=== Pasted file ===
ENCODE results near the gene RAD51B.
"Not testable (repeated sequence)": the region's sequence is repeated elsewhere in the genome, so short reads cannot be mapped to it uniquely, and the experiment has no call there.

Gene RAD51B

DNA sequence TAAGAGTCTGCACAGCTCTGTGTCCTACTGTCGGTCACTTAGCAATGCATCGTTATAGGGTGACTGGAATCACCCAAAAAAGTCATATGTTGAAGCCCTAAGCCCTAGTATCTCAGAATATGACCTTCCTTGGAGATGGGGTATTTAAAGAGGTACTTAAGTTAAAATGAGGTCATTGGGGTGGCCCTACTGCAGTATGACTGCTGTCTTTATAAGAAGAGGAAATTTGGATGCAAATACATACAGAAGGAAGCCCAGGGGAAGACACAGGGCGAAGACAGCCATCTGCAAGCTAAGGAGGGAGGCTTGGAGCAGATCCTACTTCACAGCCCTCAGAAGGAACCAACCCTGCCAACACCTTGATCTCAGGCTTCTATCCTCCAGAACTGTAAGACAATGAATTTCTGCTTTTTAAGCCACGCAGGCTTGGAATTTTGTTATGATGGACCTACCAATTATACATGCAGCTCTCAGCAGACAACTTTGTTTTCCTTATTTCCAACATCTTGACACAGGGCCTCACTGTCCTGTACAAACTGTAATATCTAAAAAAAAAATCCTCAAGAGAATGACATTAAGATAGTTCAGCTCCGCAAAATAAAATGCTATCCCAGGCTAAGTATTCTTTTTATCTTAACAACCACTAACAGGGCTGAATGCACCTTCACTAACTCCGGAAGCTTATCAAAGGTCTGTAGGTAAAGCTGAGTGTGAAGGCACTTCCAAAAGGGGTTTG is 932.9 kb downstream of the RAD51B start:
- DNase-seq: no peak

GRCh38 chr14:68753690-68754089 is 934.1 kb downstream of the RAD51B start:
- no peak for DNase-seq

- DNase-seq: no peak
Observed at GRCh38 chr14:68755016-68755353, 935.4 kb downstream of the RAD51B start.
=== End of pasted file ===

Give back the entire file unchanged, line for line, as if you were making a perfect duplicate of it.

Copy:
ENCODE results near the gene RAD51B.
"Not testable (repeated sequence)": the region's sequence is repeated elsewhere in the genome, so short reads cannot be mapped to it uniquely, and the experiment has no call there.

Gene RAD51B

DNA sequence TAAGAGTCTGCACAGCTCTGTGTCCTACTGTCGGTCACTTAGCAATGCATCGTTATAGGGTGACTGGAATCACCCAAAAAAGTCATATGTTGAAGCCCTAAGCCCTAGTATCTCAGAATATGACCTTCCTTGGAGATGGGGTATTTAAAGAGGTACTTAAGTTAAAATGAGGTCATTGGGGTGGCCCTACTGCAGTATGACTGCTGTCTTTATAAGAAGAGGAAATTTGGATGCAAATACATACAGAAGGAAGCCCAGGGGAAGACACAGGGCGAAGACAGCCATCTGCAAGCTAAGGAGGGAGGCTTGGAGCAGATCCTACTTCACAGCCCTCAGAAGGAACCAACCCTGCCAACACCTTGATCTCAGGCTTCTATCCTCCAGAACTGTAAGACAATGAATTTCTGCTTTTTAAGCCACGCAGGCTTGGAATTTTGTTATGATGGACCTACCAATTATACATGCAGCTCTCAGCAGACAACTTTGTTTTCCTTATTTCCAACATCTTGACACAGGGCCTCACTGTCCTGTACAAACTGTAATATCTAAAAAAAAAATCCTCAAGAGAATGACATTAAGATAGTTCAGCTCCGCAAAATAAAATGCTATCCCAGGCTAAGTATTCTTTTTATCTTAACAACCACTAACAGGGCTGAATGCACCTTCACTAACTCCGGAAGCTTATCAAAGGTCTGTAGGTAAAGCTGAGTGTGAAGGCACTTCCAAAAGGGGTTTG is 932.9 kb downstream of the RAD51B start:
- DNase-seq: no peak

GRCh38 chr14:68753690-68754089 is 934.1 kb downstream of the RAD51B start:
- no peak for DNase-seq

- DNase-seq: no peak
Observed at GRCh38 chr14:68755016-68755353, 935.4 kb downstream of the RAD51B start.